Japan: New robot to map Fukushima reactors
A new robot designed to help decommission reactors at the Fukushima nuclear plant is to undergo tests before entering the harsh radioactive environment, it's been reported.
Developed by the Universities of Tokyo and Tsukuba, and the International Research Institute for Nuclear Decommissioning (IRID), the remotely-controlled robot will use 360-degree cameras and lasers to create a three-dimensional map of the inside of the reactor buildings. It will help plant operator Tepco to know how much wreckage needs to be cleared before decontamination work can begin, Japanese newspaper The Mainichi reports.
The cameras, which are mounted on top of the robot, will give a panoramic view to scientists who have so far been hampered by a lack of clear information. "We've expanded the field of vision, so it should give the workers operating the robot a bird's-eye view of what they're doing," an unnamed project official tells The Mainichi.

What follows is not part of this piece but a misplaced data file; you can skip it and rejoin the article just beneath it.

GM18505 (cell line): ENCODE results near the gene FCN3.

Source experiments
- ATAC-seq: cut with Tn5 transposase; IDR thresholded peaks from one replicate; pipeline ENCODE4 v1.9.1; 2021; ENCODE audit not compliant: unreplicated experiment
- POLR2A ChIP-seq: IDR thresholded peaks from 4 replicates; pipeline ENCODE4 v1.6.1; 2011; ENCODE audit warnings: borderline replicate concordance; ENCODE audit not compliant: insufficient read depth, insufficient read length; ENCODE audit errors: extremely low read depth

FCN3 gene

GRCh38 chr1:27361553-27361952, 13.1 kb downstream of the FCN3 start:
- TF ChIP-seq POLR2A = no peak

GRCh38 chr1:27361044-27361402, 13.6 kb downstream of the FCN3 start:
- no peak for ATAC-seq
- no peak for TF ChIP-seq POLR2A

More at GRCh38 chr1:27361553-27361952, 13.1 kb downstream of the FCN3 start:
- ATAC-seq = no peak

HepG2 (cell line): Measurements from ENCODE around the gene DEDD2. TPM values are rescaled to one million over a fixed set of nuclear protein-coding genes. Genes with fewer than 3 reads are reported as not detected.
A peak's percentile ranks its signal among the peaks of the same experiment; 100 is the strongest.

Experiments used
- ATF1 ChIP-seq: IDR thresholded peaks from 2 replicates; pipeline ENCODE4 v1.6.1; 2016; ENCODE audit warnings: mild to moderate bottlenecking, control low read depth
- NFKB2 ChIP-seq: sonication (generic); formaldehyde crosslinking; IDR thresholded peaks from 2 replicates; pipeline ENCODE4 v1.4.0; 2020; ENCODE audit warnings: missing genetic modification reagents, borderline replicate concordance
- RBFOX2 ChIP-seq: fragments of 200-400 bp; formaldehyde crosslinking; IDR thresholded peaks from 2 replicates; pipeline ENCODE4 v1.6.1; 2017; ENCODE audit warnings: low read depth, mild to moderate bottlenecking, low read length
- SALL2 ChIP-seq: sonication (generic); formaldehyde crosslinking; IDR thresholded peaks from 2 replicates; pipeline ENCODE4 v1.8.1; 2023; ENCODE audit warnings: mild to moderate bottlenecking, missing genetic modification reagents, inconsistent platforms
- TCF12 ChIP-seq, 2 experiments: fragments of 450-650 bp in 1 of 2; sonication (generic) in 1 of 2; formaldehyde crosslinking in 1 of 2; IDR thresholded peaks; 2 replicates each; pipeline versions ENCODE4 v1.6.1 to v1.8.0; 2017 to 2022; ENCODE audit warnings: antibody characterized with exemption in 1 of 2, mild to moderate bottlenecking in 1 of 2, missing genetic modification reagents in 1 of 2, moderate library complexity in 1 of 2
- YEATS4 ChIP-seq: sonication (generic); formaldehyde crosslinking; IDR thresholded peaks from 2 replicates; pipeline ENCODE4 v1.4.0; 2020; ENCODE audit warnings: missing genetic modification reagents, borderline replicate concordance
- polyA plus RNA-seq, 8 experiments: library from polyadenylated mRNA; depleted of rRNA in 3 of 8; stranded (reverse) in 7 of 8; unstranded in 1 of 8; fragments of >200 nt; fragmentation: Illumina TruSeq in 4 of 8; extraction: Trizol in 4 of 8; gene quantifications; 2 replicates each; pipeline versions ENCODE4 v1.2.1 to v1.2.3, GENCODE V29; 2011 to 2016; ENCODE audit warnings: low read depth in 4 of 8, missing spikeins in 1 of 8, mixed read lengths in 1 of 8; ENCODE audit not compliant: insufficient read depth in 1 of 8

The Fukushima plant suffered a meltdown after a massive earthquake and subsequent tsunami in March 2011. Efforts to clean up the site have been repeatedly held up by obstacles blocking remotely-controlled devices, as well as high levels of radiation inside the power plant. In April, a robot failed after three hours inside the reactor building, and while a flying drone has been tested for use at the site, it has not entered the most badly damaged buildings. It's estimated that decontaminating the Fukushima site will take up to 40 years and cost tens of billions of dollars.
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